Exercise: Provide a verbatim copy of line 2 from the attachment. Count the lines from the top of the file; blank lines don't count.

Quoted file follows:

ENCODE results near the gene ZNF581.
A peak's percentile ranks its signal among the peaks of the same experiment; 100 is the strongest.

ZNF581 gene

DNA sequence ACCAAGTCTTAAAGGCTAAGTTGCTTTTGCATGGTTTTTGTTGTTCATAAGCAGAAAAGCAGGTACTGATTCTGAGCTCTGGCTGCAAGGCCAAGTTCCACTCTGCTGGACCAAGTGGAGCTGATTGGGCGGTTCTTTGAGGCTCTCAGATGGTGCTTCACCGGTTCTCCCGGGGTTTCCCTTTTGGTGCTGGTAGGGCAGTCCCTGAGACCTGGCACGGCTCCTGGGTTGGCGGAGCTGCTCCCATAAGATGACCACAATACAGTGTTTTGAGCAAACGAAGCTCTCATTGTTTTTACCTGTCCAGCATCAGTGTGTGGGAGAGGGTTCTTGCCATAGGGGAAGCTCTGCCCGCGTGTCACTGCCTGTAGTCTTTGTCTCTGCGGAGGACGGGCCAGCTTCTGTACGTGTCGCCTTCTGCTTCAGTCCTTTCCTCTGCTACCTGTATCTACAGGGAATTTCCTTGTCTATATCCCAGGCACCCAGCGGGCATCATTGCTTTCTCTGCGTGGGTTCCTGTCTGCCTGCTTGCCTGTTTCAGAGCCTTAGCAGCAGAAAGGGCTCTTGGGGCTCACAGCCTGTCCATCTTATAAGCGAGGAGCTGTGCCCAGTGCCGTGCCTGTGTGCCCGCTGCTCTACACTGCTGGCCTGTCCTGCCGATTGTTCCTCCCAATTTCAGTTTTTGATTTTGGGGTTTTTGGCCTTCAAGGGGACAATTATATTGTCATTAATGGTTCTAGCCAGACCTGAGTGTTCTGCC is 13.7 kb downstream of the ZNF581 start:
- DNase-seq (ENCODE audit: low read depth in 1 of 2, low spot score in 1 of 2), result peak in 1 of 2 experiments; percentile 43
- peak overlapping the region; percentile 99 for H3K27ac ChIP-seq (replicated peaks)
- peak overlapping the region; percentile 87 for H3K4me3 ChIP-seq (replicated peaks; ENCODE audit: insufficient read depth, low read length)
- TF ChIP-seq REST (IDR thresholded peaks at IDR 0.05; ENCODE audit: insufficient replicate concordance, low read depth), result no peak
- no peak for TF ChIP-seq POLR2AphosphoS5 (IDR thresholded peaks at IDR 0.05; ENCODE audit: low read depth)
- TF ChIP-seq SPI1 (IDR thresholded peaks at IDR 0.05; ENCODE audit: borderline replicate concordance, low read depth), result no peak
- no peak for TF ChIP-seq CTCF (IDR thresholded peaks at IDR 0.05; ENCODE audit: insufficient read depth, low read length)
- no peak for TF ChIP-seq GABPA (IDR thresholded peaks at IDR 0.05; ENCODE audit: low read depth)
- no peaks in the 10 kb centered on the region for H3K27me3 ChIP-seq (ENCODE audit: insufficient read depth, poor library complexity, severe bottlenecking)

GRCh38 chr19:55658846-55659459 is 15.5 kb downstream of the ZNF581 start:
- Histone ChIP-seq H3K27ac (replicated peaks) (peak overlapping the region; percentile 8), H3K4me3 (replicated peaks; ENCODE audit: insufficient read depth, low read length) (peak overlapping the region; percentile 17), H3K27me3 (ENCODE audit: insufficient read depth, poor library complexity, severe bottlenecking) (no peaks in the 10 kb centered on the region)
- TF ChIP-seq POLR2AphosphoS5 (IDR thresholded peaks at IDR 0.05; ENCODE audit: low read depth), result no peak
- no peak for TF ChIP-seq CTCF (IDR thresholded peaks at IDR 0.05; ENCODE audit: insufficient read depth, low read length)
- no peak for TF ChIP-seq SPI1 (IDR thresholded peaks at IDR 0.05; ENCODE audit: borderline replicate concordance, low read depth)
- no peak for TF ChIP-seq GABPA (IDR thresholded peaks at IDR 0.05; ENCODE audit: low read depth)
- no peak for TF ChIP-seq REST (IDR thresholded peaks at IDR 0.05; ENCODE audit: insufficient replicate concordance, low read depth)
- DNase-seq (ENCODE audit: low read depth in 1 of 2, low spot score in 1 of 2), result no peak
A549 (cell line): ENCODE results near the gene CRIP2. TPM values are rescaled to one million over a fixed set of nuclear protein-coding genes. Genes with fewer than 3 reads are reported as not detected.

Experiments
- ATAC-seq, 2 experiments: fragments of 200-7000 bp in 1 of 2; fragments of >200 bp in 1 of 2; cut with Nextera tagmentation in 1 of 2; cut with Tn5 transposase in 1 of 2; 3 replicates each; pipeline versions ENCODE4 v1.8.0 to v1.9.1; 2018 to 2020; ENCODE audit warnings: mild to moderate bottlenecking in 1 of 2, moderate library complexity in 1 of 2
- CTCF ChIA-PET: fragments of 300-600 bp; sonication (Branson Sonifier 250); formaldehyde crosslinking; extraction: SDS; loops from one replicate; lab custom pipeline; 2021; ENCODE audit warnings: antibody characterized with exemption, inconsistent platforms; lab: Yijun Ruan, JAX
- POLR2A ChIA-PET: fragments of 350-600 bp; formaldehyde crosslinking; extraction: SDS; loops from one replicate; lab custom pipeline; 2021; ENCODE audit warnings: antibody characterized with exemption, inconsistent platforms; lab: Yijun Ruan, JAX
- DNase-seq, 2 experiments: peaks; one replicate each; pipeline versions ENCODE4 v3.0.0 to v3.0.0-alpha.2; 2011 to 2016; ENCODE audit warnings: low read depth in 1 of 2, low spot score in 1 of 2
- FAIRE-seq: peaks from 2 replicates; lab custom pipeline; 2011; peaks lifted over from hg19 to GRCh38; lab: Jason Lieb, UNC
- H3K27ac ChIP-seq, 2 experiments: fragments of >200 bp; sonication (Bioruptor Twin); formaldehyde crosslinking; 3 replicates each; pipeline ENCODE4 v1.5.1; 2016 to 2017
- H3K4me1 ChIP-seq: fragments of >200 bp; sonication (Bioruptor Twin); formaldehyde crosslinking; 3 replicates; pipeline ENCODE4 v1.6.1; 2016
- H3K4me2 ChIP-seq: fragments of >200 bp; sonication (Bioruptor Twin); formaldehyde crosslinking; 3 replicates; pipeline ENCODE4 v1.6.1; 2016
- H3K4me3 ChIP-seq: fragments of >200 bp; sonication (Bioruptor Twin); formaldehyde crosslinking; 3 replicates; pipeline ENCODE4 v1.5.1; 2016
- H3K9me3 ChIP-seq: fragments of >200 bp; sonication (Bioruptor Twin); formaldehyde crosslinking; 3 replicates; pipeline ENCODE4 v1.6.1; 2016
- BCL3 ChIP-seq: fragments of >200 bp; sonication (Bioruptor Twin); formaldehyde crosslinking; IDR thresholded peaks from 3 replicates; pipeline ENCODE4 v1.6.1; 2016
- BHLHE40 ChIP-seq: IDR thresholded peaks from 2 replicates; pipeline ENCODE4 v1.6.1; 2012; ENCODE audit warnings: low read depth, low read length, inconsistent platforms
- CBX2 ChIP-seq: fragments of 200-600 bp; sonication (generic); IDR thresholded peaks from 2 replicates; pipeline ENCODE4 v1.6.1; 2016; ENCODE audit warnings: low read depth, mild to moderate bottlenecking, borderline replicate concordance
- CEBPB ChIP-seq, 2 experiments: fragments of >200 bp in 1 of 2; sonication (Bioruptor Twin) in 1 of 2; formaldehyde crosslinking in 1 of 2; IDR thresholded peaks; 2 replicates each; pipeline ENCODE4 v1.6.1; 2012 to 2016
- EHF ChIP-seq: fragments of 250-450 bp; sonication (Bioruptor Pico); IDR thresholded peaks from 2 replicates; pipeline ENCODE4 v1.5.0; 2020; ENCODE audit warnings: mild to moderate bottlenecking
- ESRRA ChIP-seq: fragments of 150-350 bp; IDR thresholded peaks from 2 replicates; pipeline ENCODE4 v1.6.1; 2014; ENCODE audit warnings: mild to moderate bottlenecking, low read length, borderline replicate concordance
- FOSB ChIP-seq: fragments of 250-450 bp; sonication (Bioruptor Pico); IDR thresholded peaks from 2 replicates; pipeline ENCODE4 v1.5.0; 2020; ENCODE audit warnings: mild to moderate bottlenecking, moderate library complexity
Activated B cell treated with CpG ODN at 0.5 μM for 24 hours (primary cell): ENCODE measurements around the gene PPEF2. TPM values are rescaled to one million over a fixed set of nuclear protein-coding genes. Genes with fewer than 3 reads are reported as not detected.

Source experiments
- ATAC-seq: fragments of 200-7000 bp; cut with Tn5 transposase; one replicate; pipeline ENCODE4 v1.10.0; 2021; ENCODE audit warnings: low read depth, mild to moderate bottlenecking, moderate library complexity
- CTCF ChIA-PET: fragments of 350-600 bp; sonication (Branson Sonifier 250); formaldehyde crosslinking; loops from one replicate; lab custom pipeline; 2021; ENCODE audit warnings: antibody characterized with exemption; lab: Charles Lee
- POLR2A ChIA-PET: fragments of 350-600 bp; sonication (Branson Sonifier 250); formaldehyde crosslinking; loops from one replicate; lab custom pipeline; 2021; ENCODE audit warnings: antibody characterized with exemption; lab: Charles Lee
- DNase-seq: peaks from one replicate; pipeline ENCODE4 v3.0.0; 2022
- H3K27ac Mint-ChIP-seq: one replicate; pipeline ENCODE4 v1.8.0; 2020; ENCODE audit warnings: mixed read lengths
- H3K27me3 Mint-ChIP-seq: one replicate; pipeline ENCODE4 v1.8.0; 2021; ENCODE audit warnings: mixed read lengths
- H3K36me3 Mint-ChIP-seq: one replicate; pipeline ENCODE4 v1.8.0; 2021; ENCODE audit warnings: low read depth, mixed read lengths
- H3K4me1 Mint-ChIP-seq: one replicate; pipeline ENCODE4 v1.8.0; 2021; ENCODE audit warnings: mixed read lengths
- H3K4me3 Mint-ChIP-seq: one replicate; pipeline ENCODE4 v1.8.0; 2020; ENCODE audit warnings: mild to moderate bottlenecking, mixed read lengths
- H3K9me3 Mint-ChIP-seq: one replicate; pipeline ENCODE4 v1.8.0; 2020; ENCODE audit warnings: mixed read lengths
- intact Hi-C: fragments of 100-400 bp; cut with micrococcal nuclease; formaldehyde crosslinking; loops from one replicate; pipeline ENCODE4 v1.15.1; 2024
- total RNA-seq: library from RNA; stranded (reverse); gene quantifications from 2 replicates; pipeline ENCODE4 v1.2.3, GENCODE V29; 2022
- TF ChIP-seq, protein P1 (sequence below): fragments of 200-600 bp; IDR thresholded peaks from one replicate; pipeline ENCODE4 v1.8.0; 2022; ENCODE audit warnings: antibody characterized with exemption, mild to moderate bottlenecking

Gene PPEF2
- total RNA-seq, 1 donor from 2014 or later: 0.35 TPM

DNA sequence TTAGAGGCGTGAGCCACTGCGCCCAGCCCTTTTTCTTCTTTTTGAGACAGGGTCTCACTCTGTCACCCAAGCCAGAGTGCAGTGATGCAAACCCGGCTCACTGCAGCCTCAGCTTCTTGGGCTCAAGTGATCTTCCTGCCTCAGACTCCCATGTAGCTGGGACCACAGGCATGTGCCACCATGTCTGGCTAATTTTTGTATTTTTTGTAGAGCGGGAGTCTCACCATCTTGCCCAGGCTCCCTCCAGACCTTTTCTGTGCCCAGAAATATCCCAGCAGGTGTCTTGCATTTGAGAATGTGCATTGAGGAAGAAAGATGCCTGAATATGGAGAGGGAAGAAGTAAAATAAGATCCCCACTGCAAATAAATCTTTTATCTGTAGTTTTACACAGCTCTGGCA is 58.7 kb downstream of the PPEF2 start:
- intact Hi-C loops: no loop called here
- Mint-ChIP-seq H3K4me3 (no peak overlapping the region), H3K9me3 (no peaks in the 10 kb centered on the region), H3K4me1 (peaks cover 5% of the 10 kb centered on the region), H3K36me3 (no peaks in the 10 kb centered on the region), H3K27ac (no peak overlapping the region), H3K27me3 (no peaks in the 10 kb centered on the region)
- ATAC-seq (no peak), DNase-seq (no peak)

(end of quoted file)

A peak's percentile ranks its signal among the peaks of the same experiment; 100 is the strongest.